44. She’s the Sheriff
She’s the Sheriff is a sitcom series that aired between 1987 and 1989. Produced by Lorimar Television, the show marked the return of Suzanne Somers to television after she left Three’s Company.
In the show, Somers stars as Hildy Granger, a widow who is appointed the Sheriff of fictional Lakes County. The series focuses on her efforts to deal with the challenges of tourists and locals while learning to work with her deputies.
While the show was progressive, the plot wasn’t engaging enough, and it was canceled after just two seasons on air.
In the show, an innocent misunderstanding leads to a nuclear catastrophe. Only six people survive the Armageddon, and they make their way to a remote farm in the middle of nowhere. There, the group has a series of adventures, and the misfits learn to put aside their differences for the sake of survival.
While the plot was unique, Woops! didn’t have any big-name stars, and that eventually led to low ratings. It was finally canceled after just ten episodes!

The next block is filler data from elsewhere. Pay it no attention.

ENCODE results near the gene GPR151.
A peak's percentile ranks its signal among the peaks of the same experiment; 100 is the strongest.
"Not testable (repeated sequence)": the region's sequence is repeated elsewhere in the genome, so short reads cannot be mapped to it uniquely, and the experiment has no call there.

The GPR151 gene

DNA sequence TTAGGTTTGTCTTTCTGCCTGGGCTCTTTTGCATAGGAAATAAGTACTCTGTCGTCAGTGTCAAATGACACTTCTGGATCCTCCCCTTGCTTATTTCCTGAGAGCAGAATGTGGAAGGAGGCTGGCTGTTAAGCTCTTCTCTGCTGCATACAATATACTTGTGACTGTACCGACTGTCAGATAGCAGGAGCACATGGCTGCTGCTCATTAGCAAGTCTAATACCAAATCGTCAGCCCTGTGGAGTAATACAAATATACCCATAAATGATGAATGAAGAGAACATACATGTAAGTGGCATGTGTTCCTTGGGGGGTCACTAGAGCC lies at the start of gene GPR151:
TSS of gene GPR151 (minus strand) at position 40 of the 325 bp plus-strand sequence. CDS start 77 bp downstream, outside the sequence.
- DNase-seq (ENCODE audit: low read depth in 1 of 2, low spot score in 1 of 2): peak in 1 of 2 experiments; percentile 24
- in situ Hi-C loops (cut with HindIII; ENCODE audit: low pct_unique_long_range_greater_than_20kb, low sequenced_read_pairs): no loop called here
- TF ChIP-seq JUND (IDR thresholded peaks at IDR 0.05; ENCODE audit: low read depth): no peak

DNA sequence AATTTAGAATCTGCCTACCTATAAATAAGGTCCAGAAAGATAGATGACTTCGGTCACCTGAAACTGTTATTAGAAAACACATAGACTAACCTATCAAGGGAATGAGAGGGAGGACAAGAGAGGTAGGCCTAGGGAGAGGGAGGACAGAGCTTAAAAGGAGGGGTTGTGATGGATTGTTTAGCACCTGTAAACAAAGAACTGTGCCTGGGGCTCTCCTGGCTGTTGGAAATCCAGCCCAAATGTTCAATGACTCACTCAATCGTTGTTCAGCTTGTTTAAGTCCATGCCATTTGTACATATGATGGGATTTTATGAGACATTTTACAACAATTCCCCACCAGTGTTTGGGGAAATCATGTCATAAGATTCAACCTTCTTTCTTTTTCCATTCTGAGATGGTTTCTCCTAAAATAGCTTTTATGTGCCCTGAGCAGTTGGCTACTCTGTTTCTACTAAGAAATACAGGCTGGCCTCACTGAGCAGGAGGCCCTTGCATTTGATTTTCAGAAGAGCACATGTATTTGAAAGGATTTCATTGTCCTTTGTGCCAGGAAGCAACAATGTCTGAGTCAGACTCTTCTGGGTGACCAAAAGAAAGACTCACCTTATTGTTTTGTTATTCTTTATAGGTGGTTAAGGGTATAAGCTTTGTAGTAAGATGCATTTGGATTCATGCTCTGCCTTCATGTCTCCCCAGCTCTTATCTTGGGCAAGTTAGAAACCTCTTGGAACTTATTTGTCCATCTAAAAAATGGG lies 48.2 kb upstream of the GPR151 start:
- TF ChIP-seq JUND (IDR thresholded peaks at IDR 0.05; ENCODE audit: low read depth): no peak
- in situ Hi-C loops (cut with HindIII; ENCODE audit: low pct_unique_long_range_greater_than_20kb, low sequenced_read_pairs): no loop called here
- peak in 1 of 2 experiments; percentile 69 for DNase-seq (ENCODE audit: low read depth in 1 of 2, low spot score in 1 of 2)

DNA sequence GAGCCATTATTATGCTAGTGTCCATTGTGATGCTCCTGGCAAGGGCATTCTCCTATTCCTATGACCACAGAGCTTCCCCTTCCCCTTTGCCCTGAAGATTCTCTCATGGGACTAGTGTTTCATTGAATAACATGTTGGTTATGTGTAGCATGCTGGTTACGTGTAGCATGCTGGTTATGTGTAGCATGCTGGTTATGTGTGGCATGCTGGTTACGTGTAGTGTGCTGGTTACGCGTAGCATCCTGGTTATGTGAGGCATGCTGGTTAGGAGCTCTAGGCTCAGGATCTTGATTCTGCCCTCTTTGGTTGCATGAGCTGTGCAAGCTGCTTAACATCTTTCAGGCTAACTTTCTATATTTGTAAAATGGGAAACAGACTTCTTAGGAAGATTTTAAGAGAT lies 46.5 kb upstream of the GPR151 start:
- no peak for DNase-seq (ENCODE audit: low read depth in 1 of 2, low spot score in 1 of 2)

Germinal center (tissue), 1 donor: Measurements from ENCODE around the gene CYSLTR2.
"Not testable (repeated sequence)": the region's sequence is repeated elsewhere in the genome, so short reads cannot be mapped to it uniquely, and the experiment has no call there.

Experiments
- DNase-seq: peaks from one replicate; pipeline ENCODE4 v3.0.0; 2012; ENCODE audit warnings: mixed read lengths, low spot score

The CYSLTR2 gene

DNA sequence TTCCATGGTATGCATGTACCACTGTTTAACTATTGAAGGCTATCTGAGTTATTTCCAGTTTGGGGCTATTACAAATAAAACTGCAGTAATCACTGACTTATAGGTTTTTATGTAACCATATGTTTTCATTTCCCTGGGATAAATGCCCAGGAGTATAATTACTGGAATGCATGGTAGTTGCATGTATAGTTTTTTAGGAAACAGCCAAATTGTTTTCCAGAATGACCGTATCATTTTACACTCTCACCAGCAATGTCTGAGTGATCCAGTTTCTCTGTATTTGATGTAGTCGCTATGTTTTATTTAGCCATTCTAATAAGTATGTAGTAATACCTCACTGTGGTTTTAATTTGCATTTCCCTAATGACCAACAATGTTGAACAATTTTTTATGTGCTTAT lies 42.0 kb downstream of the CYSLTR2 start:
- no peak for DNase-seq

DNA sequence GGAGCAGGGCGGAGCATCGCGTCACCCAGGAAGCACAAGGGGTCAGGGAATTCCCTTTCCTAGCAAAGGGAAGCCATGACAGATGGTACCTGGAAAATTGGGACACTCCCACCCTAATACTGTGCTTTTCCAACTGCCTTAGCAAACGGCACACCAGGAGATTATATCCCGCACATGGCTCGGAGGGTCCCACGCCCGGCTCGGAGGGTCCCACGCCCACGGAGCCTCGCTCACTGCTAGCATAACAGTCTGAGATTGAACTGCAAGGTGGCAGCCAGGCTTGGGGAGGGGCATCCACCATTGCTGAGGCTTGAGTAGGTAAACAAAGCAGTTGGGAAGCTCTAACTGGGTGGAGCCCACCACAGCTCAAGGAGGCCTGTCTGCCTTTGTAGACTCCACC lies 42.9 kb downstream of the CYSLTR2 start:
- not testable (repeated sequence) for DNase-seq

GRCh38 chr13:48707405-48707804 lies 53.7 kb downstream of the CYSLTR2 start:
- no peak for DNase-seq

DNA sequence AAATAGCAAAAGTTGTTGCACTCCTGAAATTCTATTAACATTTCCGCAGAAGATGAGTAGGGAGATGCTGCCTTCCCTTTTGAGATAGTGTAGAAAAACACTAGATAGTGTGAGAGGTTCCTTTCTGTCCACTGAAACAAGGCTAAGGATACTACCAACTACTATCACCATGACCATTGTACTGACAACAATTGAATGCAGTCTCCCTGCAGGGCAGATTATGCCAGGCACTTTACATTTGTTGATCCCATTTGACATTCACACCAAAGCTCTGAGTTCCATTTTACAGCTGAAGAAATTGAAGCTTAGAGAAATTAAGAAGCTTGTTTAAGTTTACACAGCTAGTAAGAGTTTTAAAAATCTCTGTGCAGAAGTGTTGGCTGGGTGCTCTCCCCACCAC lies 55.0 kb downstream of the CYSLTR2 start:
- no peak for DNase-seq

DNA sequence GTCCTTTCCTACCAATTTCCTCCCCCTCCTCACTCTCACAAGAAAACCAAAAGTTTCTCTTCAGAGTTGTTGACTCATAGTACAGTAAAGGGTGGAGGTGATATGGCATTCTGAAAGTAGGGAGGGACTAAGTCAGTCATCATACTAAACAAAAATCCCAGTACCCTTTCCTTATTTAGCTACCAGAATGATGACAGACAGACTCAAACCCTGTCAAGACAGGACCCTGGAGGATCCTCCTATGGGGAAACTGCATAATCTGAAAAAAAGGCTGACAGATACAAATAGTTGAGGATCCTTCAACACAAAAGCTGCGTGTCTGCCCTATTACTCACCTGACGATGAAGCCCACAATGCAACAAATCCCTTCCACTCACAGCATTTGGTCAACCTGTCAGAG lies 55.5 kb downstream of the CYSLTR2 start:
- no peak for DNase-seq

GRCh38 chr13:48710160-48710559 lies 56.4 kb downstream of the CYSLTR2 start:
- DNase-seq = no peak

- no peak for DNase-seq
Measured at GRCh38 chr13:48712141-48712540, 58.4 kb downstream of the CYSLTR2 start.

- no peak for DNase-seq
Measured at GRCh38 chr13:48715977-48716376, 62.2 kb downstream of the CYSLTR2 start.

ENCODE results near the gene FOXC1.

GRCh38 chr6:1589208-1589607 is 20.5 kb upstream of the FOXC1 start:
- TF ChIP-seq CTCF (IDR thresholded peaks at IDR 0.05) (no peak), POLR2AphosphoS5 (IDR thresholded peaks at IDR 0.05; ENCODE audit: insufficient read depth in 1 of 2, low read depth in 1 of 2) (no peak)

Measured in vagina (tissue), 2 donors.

The next show on our list has one of the most ridiculous premises. Find out what it is.
42. The Flying Nun
The Flying Nun is a sitcom about a community of nuns, one of whom had the ability to fly. The show was based on the 1965 book The Fifteenth Pelican and starred Sally Field as the title character, Sister Bertrille.
While the show had its noteworthy moments, and Field was, of course, an amazing performer, the absurd premise of the show led to its cancellation. In fact, we’re surprised it even lasted three full seasons!
41. The Tom Green Show
The Tom Green Show aired in September 1994 in Ottawa, Ontario, and starred Canadian comedian Tom Green. Production later moved to the United States, and the show began to air on MTV.